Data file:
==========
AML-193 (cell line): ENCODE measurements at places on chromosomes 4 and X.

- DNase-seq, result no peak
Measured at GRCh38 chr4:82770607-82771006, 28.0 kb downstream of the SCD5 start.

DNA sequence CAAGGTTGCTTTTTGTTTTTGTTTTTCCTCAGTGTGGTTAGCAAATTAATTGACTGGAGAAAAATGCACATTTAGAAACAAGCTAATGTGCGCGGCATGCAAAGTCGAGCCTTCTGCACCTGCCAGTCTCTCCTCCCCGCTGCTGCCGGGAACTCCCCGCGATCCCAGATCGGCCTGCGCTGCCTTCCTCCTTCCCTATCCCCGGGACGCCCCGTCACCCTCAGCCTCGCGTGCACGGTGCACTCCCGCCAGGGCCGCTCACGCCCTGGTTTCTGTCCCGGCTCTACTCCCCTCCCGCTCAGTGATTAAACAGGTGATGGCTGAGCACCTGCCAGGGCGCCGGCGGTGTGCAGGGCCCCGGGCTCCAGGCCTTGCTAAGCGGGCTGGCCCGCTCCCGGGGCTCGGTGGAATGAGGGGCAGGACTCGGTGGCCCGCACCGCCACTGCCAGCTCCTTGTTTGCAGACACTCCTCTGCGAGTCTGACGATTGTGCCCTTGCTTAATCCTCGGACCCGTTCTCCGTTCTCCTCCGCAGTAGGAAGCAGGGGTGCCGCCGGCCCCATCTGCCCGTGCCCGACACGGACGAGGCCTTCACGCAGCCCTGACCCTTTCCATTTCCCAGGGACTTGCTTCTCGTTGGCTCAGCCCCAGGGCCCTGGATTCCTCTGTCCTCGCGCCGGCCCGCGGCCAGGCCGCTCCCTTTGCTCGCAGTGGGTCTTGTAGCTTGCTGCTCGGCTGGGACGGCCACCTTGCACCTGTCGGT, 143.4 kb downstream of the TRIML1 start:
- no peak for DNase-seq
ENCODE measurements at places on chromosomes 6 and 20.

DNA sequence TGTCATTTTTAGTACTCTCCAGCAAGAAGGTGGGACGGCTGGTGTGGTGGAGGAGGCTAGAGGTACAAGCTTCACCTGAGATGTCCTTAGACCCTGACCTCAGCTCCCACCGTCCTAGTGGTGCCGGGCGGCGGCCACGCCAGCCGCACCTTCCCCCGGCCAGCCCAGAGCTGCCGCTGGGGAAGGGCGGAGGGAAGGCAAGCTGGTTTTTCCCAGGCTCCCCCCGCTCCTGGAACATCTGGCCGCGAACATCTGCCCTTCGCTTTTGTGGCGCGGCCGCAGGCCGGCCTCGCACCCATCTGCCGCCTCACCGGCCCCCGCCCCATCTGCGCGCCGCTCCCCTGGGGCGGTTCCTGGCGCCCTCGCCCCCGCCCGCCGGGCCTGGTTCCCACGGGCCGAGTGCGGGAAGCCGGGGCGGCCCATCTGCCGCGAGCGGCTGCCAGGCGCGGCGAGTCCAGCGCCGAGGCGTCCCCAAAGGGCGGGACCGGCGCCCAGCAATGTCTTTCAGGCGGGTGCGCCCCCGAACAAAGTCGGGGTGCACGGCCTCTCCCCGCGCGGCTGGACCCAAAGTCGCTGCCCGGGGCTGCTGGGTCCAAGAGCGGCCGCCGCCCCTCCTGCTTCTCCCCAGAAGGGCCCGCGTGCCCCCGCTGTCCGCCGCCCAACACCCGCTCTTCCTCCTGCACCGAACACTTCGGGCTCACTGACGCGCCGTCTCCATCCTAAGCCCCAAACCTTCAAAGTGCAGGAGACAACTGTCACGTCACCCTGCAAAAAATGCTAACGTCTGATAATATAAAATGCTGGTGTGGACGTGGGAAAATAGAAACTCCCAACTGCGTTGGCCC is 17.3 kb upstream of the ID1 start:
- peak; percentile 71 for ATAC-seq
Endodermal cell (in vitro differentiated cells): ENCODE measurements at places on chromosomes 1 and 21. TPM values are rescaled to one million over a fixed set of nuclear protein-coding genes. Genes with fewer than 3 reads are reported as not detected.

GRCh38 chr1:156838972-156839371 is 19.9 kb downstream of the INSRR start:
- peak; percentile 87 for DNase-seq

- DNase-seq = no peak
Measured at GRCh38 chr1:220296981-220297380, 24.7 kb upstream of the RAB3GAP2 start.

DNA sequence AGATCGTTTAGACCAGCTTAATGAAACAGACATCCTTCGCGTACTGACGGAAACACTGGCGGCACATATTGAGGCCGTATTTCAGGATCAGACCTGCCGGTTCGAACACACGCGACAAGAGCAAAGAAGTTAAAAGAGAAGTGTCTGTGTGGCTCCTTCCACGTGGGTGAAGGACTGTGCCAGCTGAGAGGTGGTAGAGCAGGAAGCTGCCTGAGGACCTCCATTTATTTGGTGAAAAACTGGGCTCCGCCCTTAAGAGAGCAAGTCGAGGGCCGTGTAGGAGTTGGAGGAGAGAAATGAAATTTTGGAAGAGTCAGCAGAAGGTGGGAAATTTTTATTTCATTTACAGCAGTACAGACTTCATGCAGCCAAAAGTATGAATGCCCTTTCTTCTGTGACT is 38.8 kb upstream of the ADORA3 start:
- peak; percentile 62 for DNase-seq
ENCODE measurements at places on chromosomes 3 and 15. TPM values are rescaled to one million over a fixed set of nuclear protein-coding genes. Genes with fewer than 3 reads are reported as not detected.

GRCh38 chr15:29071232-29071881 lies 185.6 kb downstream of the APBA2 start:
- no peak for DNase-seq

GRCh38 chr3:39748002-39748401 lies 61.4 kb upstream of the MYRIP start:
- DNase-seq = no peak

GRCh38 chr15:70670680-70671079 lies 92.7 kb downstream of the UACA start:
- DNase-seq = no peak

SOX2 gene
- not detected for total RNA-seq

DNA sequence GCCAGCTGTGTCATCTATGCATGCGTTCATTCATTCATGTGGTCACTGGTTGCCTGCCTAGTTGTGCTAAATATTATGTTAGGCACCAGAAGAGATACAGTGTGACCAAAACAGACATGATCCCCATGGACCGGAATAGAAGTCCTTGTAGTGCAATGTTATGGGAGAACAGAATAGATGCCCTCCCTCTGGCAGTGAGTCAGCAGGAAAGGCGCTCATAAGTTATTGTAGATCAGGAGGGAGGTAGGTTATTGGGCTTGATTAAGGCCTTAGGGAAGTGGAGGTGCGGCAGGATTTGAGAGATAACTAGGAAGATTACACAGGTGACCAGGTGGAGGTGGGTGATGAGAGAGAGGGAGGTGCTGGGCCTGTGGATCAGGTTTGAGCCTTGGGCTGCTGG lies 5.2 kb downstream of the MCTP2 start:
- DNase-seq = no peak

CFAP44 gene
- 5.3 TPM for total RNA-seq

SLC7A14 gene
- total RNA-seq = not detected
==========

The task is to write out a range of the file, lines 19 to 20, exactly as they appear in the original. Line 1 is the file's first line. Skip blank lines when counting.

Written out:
GRCh38 chr3:39748002-39748401 lies 61.4 kb upstream of the MYRIP start:
- DNase-seq = no peak